Allocated seating options see huge profits for airlines

How many of us have booked flights for friends and family assuming that, as they’re all under one booking, you’ll all be sitting together?

Well, you could be forgiven for thinking just that. However, when you book your flight you aren’t guaranteed to be sitting together at all. In fact, the only way you can guarantee to be sitting together is if you pre-book allocated seating – at a cost.

Since the airlines and tour operators introduced add-on fees, such as allocated seating, they have seen huge profits as a result.

Many travellers, who fear not being able to sit together, pay the high charges to request allocated seating – a particular concern for families travelling, who run the risk of their children sitting away from them on a flight, next to complete strangers. Given that all children above the age of two have to have their own individual seat, that’s a really worry for parents.

In the past, budget, no frills airlines such as easyJet and Ryanair didn’t offer allocated seating. Instead, travellers had to endure the airport ‘bun fight’ queuing system to get on the plane first, some opting to pay for an upgraded ‘priority boarding’ tickets to avoid this. However, never one to ‘miss a trick’ the budget carriers saw other airlines making considerable profit from allocated seating options and so too, followed suit.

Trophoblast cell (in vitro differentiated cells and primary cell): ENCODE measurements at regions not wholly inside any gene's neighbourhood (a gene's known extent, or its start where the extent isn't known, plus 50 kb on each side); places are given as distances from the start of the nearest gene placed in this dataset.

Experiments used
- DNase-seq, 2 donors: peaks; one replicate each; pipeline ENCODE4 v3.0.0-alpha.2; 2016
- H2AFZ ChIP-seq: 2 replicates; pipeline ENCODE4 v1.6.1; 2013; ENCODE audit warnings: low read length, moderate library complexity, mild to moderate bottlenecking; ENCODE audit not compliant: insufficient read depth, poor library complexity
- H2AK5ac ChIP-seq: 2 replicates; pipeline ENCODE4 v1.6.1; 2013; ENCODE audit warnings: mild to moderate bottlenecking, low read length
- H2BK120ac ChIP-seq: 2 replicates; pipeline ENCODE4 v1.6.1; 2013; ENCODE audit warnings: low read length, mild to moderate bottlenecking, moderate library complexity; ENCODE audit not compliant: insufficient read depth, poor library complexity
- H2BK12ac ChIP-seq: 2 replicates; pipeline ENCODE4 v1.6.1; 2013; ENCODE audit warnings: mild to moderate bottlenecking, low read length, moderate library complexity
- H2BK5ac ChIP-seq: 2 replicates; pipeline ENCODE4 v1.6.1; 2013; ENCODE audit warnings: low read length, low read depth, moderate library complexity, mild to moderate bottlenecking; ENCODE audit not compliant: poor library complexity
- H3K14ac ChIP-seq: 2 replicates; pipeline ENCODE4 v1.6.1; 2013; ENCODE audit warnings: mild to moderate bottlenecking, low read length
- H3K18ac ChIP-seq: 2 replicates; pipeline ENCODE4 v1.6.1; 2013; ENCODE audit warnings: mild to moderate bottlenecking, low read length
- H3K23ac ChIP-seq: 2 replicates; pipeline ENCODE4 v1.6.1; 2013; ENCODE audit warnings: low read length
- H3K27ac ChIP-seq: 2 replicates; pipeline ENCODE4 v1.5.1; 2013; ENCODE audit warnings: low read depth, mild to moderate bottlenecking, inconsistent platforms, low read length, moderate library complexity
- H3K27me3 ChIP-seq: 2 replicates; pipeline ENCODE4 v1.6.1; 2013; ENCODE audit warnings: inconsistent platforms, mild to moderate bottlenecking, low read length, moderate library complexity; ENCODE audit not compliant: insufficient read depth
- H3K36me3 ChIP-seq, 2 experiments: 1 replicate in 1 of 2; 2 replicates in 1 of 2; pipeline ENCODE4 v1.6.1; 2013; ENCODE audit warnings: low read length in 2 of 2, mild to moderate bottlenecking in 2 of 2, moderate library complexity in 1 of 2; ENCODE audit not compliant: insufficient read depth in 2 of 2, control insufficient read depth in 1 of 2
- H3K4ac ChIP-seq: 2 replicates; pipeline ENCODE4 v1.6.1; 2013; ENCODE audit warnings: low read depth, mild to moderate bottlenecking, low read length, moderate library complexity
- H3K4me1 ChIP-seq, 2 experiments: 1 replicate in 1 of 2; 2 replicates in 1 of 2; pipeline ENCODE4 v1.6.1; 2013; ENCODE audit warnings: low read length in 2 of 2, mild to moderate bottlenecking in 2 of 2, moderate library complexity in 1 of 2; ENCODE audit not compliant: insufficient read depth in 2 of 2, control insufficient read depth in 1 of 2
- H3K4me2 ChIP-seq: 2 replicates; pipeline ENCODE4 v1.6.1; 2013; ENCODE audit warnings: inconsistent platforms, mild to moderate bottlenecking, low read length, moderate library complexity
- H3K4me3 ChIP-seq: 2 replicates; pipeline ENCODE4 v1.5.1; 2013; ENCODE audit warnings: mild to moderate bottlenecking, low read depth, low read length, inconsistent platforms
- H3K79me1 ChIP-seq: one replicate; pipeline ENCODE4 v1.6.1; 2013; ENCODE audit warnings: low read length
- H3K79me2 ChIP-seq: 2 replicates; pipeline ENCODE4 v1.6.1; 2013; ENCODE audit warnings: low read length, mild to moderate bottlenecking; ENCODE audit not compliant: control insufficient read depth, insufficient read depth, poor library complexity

We can see just how profitable add-on services, such as allocated seating, are as easyJet this week announced its profits. Profits that rose by a whopping 51% to £478 million! As a result, shares rose by nearly 6%, which will see a possible dividend pay-out to shareholders of around £175million.

These huge profits have seen the airline, for the first time ever, make more profit than competitor, Ryanair.

easyJet attribute this increase in profits to many areas, however, allocated seating is a primary area. Chief Executive, Carolyn McCall, confirmed to the BBC that allocated seating had had a ‘big impact on profitability’, saying that allocated seating was “a nice, calmer boarding process, and a lot of people have taken up the option.”

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